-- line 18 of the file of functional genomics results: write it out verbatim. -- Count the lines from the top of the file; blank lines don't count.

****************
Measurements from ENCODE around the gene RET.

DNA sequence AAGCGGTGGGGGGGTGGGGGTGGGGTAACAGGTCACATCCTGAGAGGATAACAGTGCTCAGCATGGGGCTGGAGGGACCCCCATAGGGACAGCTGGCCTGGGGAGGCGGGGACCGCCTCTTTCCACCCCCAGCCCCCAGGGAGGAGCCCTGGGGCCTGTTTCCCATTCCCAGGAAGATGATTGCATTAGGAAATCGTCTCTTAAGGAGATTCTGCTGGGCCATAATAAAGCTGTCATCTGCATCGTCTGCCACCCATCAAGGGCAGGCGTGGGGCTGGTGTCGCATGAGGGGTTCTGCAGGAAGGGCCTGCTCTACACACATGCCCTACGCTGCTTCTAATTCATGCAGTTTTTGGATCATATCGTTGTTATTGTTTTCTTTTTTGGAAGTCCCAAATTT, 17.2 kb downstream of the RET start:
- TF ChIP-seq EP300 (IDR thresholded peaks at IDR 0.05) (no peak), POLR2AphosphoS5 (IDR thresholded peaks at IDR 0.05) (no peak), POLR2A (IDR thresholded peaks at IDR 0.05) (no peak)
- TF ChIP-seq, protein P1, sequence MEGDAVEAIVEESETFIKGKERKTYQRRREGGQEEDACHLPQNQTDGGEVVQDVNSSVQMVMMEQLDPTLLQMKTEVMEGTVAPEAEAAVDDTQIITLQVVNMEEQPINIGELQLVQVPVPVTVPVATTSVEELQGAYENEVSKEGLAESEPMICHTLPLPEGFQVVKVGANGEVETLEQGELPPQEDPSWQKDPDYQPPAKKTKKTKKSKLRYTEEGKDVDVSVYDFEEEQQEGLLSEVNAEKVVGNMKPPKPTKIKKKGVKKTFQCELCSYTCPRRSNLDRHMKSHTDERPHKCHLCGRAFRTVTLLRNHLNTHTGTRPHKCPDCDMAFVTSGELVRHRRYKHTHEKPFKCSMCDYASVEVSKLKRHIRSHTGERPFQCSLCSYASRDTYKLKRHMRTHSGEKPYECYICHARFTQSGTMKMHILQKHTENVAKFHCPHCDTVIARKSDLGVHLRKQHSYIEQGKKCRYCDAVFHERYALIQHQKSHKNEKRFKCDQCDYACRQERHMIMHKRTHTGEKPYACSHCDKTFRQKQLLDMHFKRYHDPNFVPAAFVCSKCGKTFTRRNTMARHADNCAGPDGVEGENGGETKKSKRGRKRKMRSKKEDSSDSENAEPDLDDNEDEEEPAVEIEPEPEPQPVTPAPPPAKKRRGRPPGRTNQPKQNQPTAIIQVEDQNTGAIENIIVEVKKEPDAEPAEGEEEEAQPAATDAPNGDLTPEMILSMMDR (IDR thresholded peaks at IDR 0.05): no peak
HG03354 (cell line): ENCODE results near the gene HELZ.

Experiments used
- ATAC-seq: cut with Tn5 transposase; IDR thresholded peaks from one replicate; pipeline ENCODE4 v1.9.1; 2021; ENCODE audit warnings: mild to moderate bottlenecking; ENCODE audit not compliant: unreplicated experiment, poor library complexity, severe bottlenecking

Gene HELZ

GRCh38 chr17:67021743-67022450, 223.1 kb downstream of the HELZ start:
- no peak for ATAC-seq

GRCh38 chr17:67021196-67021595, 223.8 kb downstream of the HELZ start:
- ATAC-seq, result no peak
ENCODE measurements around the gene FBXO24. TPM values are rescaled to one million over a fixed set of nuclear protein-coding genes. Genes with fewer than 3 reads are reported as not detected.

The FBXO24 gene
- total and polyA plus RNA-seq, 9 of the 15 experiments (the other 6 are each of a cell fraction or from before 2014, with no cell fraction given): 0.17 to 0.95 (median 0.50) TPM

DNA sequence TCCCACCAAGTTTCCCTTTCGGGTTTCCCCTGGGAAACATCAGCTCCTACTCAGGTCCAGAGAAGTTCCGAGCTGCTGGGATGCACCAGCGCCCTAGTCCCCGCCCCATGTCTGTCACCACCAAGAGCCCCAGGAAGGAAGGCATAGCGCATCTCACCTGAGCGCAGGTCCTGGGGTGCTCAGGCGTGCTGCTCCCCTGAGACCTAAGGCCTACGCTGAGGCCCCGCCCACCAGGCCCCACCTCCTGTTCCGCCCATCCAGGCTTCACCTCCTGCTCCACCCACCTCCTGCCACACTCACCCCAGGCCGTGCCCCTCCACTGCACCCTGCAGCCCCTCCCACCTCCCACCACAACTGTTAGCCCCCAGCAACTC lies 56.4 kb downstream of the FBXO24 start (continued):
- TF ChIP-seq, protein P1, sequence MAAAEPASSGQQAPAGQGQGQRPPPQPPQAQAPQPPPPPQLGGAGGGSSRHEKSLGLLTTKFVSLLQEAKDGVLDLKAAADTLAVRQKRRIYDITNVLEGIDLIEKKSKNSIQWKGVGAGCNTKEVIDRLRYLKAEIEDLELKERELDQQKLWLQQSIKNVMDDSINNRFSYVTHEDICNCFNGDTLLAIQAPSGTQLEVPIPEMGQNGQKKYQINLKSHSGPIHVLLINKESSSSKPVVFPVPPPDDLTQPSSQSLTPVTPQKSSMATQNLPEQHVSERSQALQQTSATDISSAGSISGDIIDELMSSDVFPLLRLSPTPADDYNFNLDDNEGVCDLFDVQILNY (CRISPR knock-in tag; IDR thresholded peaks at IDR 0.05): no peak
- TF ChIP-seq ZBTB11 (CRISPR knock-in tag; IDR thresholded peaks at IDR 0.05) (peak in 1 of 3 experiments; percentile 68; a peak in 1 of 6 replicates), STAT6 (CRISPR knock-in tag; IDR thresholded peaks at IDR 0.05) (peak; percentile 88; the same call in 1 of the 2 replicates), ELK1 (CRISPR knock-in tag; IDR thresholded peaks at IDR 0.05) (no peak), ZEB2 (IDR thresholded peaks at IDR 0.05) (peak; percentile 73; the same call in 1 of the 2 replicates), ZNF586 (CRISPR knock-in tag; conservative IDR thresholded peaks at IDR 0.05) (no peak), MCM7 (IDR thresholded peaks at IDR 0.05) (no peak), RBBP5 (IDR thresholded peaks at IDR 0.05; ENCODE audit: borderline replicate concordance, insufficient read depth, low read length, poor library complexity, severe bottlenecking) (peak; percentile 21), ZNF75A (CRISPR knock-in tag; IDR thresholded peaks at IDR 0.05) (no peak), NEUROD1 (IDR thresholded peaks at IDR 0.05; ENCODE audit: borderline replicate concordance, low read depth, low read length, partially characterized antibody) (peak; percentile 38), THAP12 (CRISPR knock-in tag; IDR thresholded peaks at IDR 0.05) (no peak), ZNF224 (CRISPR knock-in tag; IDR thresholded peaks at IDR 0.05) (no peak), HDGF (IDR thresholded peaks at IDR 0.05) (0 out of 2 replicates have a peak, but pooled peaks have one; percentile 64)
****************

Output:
- TF ChIP-seq ZBTB11 (CRISPR knock-in tag; IDR thresholded peaks at IDR 0.05) (peak in 1 of 3 experiments; percentile 68; a peak in 1 of 6 replicates), STAT6 (CRISPR knock-in tag; IDR thresholded peaks at IDR 0.05) (peak; percentile 88; the same call in 1 of the 2 replicates), ELK1 (CRISPR knock-in tag; IDR thresholded peaks at IDR 0.05) (no peak), ZEB2 (IDR thresholded peaks at IDR 0.05) (peak; percentile 73; the same call in 1 of the 2 replicates), ZNF586 (CRISPR knock-in tag; conservative IDR thresholded peaks at IDR 0.05) (no peak), MCM7 (IDR thresholded peaks at IDR 0.05) (no peak), RBBP5 (IDR thresholded peaks at IDR 0.05; ENCODE audit: borderline replicate concordance, insufficient read depth, low read length, poor library complexity, severe bottlenecking) (peak; percentile 21), ZNF75A (CRISPR knock-in tag; IDR thresholded peaks at IDR 0.05) (no peak), NEUROD1 (IDR thresholded peaks at IDR 0.05; ENCODE audit: borderline replicate concordance, low read depth, low read length, partially characterized antibody) (peak; percentile 38), THAP12 (CRISPR knock-in tag; IDR thresholded peaks at IDR 0.05) (no peak), ZNF224 (CRISPR knock-in tag; IDR thresholded peaks at IDR 0.05) (no peak), HDGF (IDR thresholded peaks at IDR 0.05) (0 out of 2 replicates have a peak, but pooled peaks have one; percentile 64)